What is meant by single origin coffee?

“Single origin coffee” refers to those coffees that come from only one specific geographical area. Each single origin coffee has therefore unique properties and characteristics, very different from other types of coffee. This is because the peculiarities of a particular coffee are closely related to the soil where the plants have been grown, the climate and the environment that surrounds them. The close link between single origin coffee and its territory of origin also highlights the characteristics of each different geographical area and individual plantation. These characteristics differ not only for the environmental factors of the place, but also for the meticulous selection of strains and the different cultivation and processing techniques that are done in the field. The result is therefore a very different coffee depending on the area where it originates: you can thus experience a real journey inside a cup of coffee.

A wonderful yet sad thing about single origin coffee is that once you have finished your stock from a particular harvest you will never be able to taste that coffee again.

The bean belt


The Bean Belt is the horizontal strip that lies in between the Tropic of Cancer and the Tropic of Capricorn.

  • Central American – Costa Rica, Guatemala, Honduras, Mexico, Nicaragua, Panama, El Salvador, Jamaica, Puerto Rico.
  • South American – Bolivia, Brazil, Colombia, Ecuador, Peru
  • Africa & Arabia – Burundi, Congo, Ethiopia, Kenya, Rwanda, Tanzania, Uganda, Yemen, Zambia, Zimbabwe
  • Indonesia – Java, Sumatra, Papua Guinea
  • Southeast Asia – Thailand, Vietnam, Myanmar
  • Australia – North Queensland, South East Queensland.
  • Hawaii.

These are areas with well-defined dry and rainy seasons and at altitudes of between 550-1100 meters above the sea level (MASL).  This gives a single season and single harvest per year. With low rainfall in the dry season, dry or natural processes are common.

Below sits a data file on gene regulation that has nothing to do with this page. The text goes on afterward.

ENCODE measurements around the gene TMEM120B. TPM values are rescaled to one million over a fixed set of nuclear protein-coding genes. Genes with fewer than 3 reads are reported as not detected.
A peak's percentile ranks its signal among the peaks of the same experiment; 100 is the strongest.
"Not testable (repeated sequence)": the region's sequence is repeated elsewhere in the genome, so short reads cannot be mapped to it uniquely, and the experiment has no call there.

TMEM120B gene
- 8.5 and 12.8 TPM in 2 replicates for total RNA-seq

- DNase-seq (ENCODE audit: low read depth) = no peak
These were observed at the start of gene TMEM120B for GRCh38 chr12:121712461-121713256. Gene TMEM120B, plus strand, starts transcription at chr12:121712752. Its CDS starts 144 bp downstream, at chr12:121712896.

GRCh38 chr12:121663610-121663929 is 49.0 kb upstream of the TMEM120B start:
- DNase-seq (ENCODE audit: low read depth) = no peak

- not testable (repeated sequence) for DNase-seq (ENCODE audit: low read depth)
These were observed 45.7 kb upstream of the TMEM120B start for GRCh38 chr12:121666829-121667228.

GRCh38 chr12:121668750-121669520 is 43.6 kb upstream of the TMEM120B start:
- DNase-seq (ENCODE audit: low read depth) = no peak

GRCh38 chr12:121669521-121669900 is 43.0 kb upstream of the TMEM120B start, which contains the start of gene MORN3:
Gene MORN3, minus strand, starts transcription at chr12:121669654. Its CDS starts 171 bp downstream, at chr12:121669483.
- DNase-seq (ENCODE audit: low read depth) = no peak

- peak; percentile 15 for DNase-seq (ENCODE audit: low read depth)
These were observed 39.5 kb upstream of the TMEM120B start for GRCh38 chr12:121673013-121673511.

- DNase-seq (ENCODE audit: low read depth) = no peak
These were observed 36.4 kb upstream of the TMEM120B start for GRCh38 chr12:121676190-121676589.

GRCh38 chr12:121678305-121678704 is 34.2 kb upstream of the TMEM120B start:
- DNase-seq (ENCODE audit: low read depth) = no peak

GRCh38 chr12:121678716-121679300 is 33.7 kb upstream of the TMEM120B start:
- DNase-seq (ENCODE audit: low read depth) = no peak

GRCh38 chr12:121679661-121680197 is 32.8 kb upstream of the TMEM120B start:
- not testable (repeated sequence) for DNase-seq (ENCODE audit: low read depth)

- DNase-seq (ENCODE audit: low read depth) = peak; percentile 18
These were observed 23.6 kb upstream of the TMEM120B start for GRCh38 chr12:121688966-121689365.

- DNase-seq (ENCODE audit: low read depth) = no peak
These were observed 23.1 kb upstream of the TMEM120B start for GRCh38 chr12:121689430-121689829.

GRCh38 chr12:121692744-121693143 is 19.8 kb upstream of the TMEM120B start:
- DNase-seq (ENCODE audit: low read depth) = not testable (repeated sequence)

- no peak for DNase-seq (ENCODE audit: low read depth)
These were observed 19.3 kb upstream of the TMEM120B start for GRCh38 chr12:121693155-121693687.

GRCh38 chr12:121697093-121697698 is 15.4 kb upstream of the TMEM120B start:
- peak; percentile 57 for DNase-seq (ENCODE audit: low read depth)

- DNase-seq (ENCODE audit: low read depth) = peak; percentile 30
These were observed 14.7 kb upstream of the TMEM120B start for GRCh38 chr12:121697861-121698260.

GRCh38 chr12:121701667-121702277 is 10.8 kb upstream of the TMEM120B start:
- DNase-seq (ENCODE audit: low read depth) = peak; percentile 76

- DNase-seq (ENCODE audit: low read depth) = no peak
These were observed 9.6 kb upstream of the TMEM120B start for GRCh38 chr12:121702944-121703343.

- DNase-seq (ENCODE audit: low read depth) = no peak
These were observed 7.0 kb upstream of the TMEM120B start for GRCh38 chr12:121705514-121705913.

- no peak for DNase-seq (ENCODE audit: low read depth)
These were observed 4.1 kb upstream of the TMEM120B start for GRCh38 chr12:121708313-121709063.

Closer to the equator with latitudes less than around10° and higher altitudes between 1100-2300 MASL.  In these areas, where there is frequent rainfall, two coffee seasons are possible in one calendar year. Wet processes and mechanical drying processes are more common.


Coffee blend is a coffee obtained from a blend of beans, grown in more than one place, belonging to different varieties of plants, each with specific characteristics. 


Why blend different varieties of coffee together?

There are three  main reasons:

1) Cost Reduction. Large commercial roasters frequently combine cheaper coffee with more expansive  beans, to reduce the cost of their products.

2) Creation of a consistent taste profile. Customers expect a brand of coffee to taste the same from one cup to the next. Since quality as body and flavor differ greatly between regions and farms, the only way to ensure a consistent taste is to blend coffee from different regions in order to minimize these differences. The result is a cup of coffee with no predominant taste notes ( balanced blend).

3) Create a specific flavor profile. Here lies the true art of coffee blending: discovering and melting the unique qualities of two or more varieties, with the aim of creating a distinctive coffee with exclusive properties.   

Here are a few key differences between blends and single origin coffee to fill your cup with:


  • All beans come from one location (can be a country or region within a country)
  • Unique flavours reflect the origin of the beans
  • Often lightly roasted to sustain natural flavour of the bean
  • Mostly known to be used as a filter coffee
  • Increasingly used as espresso and new cafes for its exotic flavour profiles


  • Beans from a variety of locations that are mixed together
  • Smooth, well-rounded taste
  • Beans can be blended together before or after roasting

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